Chris Rock had a point.
Back in February at the Academy Awards, while everyone was anxious to see if he would bring bad taste to the Oscars (a feat accomplished long before he got there), Rock tucked a keen bit of film criticism into his opening monologue. Why is it, he asked, that white people get movies with titles that mean something, like Eternal Sunshine of the Spotless Mind, or sound honorable, like The Aviator, while movies marketed to black audiences get stuck with meaningless titles suggesting hard work or relaxation, and nothing else?
Like Beauty Shop.
Rock was being glib. He's a comedian. He's allowed.
Still, there's truth to this. He was talking about The Cookout and Friday, and on the flip side of the leisure coin, Car Wash and Barbershop, which led to Barbershop 2. These tend to be comedies; most films made primarily for African-American audiences are. And they tend to end with a shoveled-in heap of moralizing, and as a night out at the movies, they often feel interchangeable, forgettable, and condescending.
With one exception.
What these pictures have that a lot of studio pictures lack is a love for people simply talking. I don't mean the intellectual droning-on of a Woody Allen movie (although a little intellectual droning wouldn't hurt from time to time). But I cannot recall a broad Hollywood comedy of recent years that's more interested in the cadence and inflection in speech than the Barbershop movies. Of course, Cedric the Entertainer and Ice Cube never come out and put it that way, thankfully. Yet there is a definite music to their conversations.
In fact, I prefer it to a plot.
Which brings us back to Beauty Shop, an all-female spin-
off of the Barbershop films. Or as I call it, Be Careful What You Wish For.
Midway through this new Queen Latifah comedy/Cover Girl promotion, I had a eureka. Here, finally, was evidence of a theory I always suspected was true but could never prove: A movie with no story at all is preferable to a movie with a story you couldn't care less about. No storyline in a slasher picture, for instance, is easier to sit through than a slasher picture with a slew of psychological pretensions.
I'm talking 'bout you, Grudge.
Beauty Shop, on the other hand, is both proof that a movie can get by without a plot and that a plot can be a handy thing for a movie to include. Beauty Shop, you see, has no plot. None. Zero. Nada. To test this, when Beauty Shop reaches video, if your DVD player has a shuffle function, try the following: Watch it from start to finish. And then watch it on shuffle. My guess is, the order of the scenes will be as interchangeable as the scenes in your average sitcom.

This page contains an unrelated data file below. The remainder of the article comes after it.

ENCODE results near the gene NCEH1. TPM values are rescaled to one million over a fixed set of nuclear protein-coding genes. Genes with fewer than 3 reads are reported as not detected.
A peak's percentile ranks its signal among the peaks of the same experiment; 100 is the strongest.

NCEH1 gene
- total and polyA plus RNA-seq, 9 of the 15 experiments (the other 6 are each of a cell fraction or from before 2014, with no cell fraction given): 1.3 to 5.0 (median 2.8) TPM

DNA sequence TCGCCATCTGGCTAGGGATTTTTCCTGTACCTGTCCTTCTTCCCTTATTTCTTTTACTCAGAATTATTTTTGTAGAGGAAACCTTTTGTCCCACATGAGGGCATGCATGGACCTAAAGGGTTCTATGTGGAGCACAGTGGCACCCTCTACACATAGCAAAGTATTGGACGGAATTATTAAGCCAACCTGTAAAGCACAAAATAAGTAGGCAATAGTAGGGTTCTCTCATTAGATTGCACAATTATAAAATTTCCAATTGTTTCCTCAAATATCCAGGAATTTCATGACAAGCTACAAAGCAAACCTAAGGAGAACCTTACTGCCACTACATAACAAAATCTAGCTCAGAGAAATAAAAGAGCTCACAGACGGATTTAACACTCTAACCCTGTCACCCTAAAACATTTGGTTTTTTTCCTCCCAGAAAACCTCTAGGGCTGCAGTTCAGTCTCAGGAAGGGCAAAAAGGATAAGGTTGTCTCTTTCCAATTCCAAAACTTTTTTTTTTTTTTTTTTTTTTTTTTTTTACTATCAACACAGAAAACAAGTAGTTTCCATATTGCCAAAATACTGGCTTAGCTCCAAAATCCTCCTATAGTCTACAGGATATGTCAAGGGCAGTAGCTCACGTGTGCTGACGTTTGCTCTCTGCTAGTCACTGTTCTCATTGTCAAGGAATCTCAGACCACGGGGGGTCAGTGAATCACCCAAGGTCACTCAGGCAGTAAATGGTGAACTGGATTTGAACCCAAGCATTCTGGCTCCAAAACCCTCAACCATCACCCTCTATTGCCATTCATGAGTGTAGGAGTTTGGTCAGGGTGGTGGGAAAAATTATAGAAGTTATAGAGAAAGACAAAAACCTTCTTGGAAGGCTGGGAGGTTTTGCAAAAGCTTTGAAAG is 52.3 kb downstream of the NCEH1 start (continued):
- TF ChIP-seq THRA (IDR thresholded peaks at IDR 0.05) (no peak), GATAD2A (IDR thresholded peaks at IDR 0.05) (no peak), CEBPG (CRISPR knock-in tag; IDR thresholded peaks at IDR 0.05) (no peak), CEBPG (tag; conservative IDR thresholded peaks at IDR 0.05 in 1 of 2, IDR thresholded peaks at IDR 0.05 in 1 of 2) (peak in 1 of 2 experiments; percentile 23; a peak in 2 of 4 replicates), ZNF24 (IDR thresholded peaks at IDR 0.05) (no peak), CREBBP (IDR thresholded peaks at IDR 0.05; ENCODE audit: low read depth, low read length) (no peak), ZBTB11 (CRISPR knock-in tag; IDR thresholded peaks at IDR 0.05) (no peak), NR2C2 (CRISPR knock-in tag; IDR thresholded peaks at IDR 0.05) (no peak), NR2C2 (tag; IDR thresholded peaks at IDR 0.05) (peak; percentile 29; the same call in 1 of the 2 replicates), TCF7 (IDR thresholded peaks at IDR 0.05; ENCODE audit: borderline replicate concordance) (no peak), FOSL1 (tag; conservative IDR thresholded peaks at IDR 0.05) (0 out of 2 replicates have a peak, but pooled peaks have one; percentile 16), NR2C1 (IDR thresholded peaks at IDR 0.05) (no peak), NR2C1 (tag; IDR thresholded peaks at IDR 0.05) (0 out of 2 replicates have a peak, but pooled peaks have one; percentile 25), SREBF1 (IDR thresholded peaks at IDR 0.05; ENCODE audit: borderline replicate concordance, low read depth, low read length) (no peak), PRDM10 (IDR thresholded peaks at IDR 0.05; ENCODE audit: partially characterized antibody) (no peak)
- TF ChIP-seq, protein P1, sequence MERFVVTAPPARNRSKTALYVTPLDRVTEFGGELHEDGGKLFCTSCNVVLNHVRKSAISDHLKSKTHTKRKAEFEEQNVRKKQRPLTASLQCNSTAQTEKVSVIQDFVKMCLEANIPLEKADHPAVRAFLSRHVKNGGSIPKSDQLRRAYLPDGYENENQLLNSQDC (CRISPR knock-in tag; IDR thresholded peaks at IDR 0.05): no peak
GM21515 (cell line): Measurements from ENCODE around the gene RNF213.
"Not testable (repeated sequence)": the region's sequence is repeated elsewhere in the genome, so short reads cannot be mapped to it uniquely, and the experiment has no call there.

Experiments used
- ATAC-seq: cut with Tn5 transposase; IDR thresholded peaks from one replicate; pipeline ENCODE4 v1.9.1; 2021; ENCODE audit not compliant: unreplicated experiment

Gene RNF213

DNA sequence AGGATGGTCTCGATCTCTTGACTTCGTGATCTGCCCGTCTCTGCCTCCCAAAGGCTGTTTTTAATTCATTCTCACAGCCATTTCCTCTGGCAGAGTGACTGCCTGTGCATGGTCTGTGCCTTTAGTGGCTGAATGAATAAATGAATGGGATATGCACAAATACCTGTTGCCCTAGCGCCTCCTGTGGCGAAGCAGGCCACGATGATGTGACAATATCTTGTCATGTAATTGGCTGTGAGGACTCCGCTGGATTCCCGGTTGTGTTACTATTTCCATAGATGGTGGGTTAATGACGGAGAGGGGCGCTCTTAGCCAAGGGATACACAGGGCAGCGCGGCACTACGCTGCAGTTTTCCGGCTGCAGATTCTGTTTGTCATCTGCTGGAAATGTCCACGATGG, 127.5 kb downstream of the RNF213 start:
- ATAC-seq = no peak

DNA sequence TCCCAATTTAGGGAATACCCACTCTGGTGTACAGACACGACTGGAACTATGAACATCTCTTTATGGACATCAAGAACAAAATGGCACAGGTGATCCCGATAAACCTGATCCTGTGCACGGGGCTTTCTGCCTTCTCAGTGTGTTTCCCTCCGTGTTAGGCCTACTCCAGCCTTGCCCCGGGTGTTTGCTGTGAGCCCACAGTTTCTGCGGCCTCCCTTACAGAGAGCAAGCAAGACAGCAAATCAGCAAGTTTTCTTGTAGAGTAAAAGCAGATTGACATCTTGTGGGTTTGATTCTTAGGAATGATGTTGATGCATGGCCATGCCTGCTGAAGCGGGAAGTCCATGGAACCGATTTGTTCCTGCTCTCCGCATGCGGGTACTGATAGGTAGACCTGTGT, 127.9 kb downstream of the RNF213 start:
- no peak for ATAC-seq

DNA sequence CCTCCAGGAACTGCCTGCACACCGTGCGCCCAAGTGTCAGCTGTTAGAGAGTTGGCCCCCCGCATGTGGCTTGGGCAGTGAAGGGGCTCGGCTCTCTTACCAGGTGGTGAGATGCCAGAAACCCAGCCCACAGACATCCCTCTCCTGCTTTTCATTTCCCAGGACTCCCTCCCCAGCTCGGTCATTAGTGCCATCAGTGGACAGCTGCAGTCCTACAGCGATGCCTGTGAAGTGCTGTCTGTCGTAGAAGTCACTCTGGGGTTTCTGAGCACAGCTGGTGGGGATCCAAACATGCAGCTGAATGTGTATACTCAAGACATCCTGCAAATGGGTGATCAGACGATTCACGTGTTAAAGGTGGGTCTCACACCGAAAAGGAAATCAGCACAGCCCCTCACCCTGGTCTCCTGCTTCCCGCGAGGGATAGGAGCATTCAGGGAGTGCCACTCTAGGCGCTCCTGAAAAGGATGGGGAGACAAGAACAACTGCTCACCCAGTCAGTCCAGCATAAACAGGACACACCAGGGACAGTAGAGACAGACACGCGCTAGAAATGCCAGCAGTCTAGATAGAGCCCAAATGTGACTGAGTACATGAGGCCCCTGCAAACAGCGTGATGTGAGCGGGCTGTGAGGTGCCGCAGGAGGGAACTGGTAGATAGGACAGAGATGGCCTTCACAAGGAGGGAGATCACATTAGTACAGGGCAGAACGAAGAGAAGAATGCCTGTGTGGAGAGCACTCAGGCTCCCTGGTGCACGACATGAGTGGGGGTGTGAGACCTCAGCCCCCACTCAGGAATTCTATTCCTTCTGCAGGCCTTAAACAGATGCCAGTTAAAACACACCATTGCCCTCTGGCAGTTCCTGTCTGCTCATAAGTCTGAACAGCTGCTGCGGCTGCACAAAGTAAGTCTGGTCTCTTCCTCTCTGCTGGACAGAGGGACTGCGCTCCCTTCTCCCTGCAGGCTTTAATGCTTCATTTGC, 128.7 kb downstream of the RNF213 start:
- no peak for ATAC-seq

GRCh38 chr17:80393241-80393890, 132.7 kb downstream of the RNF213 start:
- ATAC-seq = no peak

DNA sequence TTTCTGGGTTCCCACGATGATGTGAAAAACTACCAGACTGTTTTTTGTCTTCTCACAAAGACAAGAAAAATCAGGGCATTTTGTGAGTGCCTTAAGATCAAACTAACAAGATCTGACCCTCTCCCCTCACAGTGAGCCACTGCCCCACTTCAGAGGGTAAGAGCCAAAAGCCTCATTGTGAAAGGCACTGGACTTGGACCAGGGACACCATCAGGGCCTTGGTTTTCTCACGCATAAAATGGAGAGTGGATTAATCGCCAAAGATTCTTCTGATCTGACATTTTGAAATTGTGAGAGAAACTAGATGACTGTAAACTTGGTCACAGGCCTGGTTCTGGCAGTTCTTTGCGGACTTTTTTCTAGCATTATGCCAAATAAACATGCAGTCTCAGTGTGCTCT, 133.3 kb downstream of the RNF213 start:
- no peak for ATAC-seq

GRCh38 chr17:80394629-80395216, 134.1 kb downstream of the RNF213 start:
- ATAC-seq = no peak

Characters float in, do their bit, and float out. Every scene contains a small crisis that gets solved, or at least put on simmer, before the next scene is introduced. What happens today could happen tomorrow. To an extent, this is the Barbershop formula, a three-ring revue of insults, frank conversation, and catching up with good friends.
Queen Latifah - if you saw Barbershop 2 - was dropped into that formula for the sole purpose of making this picture. She had one funny verbal sparring with Cedric the Entertainer. That aside, playing a hairstylist at a nearby beauty parlor, she was more like evidence that Ice Cube's shop was not the only place in Chicago to get your hair cut south of the Loop. And because Eve's character had personality and was far more memorable, it's hard to argue that Queen Latifah brought a needed female perspective.
I always thought spinoffs were created to capitalize on characters who had become so popular, their stories needed concentrating on. Latifah plays Gina Norris, and the only connection to the folks back in Chicago is a small photo (doctored off the movie poster, I think). They've probably long forgotten her.
When we meet Gina, she's working for Kevin Bacon at a glitzy salon in Atlanta. If this were a sitcom, Bacon would be the Kramer. He wears an open shirt and the long stringy hair of a cocker spaniel. He adopts a Euro accent. A little goes a long way. He brings a lot.
He's threatened by Gina, who always does the right thing. This makes him look ineffectual in his own $450-a-perm chop shop, and gives us, I suppose, the making of what could be called a plot. Gina leaves to fix up an old building and start her own salon. Naturally the lease comes with a handful of musical montages. Gina and her mother and sister and daughter fix up the place and dance to Parliament's "Give up the Funk (Tear the Roof Off the Sucker)" and when clients start trickling in, Kevin Bacon gets nervous. There's intrigue.
Actually, no. No, there isn't.
Whatever fun there is in Beauty Shop is in listening to the cast talk about breast implants and the new male (possibly gay) stylist. The conversation, though, eventually isn't that interesting, or as wide-ranging or frank as it was in Barbershop - which found time to talk about gentrification and the myths surrounding black leaders. Alfre Woodard quotes a little Maya Angelou. Alicia Silverstone (as the sole white stylist) wants to understand why she isn't accepted by her co-workers.
So she gets a towering Patti LaBelle 'do, and they accept her. What I liked about Barbershop is the conversation wasn't afraid to puncture presumptions like that. Beauty Shop is too polite.
Whenever the talk gets heated, whenever someone gets down to brass tacks, Andie MacDowell arrives to praise her new love of collard greens, or Djimon Hounsou shows up as the electrician in the apartment upstairs. He arrives at the door with his shirt hanging open and asks if this is the place with the bad wiring, and if Cedric were around, he'd say what we were all thinking:
I saw this in a porno once.
Contact Christopher Borrelli at: firstname.lastname@example.org